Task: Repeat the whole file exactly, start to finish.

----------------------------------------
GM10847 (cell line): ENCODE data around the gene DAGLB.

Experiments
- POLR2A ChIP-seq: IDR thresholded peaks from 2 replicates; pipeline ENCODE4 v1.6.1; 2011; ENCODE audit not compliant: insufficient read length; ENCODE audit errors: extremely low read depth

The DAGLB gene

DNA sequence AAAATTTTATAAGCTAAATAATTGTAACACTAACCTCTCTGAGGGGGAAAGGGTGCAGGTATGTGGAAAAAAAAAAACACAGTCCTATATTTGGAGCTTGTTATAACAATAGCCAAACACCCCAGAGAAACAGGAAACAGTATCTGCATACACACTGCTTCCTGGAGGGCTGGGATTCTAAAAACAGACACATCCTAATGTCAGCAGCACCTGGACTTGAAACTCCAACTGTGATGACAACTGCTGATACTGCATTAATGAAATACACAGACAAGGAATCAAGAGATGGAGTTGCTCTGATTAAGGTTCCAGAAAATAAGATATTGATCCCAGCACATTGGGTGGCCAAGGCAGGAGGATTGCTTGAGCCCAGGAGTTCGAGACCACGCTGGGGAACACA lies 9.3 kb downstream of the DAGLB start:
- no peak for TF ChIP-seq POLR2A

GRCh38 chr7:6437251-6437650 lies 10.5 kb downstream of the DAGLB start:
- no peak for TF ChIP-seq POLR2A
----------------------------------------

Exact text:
GM10847 (cell line): ENCODE data around the gene DAGLB.

Experiments
- POLR2A ChIP-seq: IDR thresholded peaks from 2 replicates; pipeline ENCODE4 v1.6.1; 2011; ENCODE audit not compliant: insufficient read length; ENCODE audit errors: extremely low read depth

The DAGLB gene

DNA sequence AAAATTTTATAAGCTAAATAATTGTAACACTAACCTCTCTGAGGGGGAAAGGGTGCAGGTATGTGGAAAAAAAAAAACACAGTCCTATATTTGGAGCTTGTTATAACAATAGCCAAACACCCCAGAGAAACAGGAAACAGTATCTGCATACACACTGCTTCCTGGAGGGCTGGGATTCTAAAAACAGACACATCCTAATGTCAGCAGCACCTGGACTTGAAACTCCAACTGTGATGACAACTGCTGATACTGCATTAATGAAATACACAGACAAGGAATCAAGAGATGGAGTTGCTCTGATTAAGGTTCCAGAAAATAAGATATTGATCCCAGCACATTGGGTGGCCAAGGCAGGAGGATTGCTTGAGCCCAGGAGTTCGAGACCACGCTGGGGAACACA lies 9.3 kb downstream of the DAGLB start:
- no peak for TF ChIP-seq POLR2A

GRCh38 chr7:6437251-6437650 lies 10.5 kb downstream of the DAGLB start:
- no peak for TF ChIP-seq POLR2A